During the summer of 2018 a woman was attending a Houston Astros baseball game. Between one of the innings, the Astros’ mascot was launching free t-shirts into the crowd. One of those t-shirts struck this women in the hand, and apparently caused a serious injury. Since that time the woman alleges she has had multiple surgeries, missed time from work and has suffered serious pain and suffering. As a result, a lawsuit has been filed on behalf of the woman against the Houston Astros alleging negligence by the team and their mascot.
There have been similar lawsuits filed against in Major League Baseball in the past. I wrote about the case in Kansas City where a fan was hit in the face by a hot dog launched by a similar style gun. That man suffered a detached retina in one of his eyes, and unfortunately he lost his case before a jury. Major League franchises, including teams in the baseball, have in the past been protected with immunity for injuries that come as a result of foul balls and broken bats. All teams put a disclaimer on their tickets stating fans are assuming the risk of these potential accidents and injuries while attending games. This is often called the “baseball rule.” That legal theory, in place for about a century, presumes an inherent risk among those attending a baseball game, and assigns fans responsibility for paying attention and being prepared for the occasional ball or bat coming their way. But should that apply to antics put on by the team in between innings like launching t-shirts into the crowd?
I have not seen the complaint filed in the Astros case, but I am curious if they have filed a product liability claim against the manufacturer of the t-shirt launcher. They could allege that the gun is inherently dangerous and/or defective due to the speed in which the t-shirts are launched. Also, I would imagine that the attorneys for the Astros will file multiple affirmative defenses including comparative negligence. These types of defenses attempt to shift the blame on the Plaintiff, and will depend on the facts of the accident that will come out during depositions. Specifically, that type of defense would hinge on how active this women was in attempting to catch the t-shirt. Did she stick her arms out and partake in attempting to catch the t-shirt? Or, was the just an innocent bystander? Also, the Astros defense team will more likely than not file a motion to dismiss based on the assumption of risk disclaimer discussed above.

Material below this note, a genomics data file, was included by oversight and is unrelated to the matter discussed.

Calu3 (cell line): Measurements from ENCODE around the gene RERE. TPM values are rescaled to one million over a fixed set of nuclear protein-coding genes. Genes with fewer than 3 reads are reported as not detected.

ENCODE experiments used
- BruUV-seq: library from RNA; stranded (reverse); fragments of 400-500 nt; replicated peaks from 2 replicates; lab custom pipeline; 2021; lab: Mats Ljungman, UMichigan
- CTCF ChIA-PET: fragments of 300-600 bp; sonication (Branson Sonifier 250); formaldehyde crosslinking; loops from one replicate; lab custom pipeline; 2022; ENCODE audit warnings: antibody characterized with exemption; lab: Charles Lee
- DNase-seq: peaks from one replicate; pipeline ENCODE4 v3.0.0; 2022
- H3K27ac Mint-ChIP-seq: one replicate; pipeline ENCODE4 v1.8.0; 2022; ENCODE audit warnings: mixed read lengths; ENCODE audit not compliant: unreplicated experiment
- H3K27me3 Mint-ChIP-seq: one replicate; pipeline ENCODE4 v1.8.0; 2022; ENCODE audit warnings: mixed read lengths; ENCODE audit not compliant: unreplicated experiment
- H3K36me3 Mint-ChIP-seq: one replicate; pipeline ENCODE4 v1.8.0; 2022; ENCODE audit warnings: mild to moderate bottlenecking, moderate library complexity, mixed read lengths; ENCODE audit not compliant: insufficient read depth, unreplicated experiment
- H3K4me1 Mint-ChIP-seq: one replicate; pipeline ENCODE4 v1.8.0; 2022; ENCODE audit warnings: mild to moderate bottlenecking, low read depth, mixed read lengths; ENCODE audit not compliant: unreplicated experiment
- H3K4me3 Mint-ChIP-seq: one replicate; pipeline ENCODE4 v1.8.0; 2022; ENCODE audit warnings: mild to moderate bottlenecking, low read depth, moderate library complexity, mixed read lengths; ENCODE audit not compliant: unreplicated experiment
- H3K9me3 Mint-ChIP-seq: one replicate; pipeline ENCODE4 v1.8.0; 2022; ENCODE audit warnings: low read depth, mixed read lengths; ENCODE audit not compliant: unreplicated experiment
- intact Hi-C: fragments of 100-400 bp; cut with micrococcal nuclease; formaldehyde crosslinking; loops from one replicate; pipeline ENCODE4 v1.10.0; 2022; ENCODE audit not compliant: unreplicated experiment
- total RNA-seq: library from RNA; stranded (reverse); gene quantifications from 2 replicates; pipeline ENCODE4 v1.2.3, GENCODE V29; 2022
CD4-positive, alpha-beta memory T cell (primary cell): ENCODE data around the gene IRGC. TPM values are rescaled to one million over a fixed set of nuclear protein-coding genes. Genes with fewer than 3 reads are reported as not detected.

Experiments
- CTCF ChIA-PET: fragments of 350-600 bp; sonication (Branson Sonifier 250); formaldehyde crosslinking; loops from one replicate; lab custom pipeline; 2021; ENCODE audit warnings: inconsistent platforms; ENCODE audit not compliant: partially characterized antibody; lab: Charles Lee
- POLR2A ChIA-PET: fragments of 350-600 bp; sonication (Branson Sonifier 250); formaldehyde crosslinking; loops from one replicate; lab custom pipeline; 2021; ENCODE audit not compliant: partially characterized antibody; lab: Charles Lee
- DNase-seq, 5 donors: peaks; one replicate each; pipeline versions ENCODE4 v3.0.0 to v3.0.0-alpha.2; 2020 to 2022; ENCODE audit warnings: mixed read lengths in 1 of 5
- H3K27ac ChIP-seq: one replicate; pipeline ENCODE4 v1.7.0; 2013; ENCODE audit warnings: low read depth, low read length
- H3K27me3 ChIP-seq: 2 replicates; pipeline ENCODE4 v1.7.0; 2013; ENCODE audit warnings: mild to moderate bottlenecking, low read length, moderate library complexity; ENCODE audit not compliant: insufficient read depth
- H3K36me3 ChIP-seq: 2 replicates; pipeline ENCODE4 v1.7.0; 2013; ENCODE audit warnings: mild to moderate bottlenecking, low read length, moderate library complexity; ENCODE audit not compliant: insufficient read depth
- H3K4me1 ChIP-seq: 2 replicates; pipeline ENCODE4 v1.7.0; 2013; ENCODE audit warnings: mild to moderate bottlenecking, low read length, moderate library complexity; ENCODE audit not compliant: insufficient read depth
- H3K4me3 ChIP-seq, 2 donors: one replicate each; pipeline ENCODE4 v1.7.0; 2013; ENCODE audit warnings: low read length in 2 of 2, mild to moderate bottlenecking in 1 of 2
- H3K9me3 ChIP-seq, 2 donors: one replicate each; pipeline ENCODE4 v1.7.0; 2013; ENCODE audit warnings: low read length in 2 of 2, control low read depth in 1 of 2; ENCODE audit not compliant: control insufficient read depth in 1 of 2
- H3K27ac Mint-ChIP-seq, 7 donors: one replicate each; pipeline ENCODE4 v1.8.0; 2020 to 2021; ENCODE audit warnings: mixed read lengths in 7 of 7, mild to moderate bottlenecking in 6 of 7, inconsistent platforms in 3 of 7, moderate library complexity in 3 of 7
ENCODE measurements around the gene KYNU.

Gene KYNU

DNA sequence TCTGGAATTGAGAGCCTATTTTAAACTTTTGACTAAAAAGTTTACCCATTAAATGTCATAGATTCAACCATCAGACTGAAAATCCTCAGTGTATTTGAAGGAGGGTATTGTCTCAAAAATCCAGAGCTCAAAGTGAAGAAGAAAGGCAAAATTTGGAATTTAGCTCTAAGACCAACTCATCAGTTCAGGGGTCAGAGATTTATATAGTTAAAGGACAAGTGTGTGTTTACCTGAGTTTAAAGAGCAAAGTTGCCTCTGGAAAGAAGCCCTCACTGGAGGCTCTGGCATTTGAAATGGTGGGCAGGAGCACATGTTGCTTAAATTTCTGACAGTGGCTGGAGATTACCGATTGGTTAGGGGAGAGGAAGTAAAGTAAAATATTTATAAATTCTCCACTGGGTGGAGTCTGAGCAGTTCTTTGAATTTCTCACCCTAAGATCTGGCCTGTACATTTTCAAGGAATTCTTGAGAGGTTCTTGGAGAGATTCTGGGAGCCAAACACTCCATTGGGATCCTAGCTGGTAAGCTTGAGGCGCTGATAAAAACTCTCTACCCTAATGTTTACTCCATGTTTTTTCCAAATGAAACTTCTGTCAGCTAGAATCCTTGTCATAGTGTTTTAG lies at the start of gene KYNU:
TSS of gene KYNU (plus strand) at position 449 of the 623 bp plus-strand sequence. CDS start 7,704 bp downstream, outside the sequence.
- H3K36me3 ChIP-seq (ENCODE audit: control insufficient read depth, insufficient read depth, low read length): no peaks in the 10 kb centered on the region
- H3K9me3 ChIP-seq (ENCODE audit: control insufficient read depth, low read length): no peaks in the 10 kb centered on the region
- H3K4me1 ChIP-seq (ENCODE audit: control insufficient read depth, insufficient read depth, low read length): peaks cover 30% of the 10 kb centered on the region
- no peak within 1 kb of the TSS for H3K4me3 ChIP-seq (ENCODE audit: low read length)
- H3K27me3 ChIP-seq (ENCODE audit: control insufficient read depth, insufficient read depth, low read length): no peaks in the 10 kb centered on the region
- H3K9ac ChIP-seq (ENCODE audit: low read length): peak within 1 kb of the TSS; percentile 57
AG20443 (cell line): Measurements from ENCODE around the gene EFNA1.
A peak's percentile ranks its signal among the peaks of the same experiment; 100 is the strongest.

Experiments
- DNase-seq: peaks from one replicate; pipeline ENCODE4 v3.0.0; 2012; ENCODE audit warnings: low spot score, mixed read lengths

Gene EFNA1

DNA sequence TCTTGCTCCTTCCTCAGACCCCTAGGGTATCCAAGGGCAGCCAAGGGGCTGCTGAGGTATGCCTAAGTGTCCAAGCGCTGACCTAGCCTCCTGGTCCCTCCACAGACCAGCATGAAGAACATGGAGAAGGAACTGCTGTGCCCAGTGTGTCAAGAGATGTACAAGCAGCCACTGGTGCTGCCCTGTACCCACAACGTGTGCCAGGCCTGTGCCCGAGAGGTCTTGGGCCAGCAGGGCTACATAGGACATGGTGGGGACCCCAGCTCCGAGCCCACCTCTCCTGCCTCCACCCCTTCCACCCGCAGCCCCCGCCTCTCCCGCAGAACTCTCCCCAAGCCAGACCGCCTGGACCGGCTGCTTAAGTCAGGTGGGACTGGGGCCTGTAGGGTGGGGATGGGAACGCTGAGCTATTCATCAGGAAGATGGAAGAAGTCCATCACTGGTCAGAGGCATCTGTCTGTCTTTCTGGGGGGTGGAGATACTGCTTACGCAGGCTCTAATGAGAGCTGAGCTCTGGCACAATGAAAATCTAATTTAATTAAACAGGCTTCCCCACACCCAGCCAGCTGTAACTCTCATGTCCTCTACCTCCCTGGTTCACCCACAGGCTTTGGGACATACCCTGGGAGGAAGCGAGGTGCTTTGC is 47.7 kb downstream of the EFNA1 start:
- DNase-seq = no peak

I think this woman faces an uphill challenge of getting her case actually before a jury (due to expected motions to dismiss), and ultimately winning at trial. I wish her and her team luck as she appears to have suffered real permanent damage to her hand, and I believe the courts have gone way too far out of their way to protect teams when injuries like this occur. Especially, when the injuries are caused by acts by the mascots rather than foul balls or broken bats.
If you or a loved one has been seriously injured in a Chicago personal injury or Chicago truck accident, then call Chicago personal injury attorney, Aaron J. Bryant, for a free legal consultation at 312-614-1076.
I have written in the past about several major league baseball franchises extending the netting behind home plate in an attempt to protect fans from foul tips and broken bats. According to ESPN, the Toronto Blue Jays are extending the protective netting at Rogers Centre to the outfield end of each dugout this season and increasing the height of netting behind home plate by approximately 10 feet, to 28 feet. Ten other franchises have previously extended the netting in recent seasons and Toronto is one of eleven other teams to announce the extensions for the 2018 season.
It is interesting to see this move by major league baseball. As I have written in the past, when a fan buys a ticket to a major league game, the ticket includes a waiver that exempts the teams from liability due to injuries from errant balls and bats flying into the stands. This also includes a flying hot dog that injured a man’s eye at a Kansas City Royals game several years back. A Missouri appeals court concluded that this waiver of liability included an errant hot dog that flew from a launcher sent out to fans that injured a man.
At a 2016 game in Tampa, who had also recently extended their nets, a foul tip actually flew through the netting and injured a fan. It is unclear whether a lawsuit was filed in that case, but I believe it could have been argued that the Tampa organization could have been held liable because they actually created the dangerous condition by not providing a sufficient protection when the ball flew through the net. Or in the alternative could argue that the netting was defective.
Regardless, it is encouraging to see a majority of the major league baseball teams take necessary steps to protect their fans.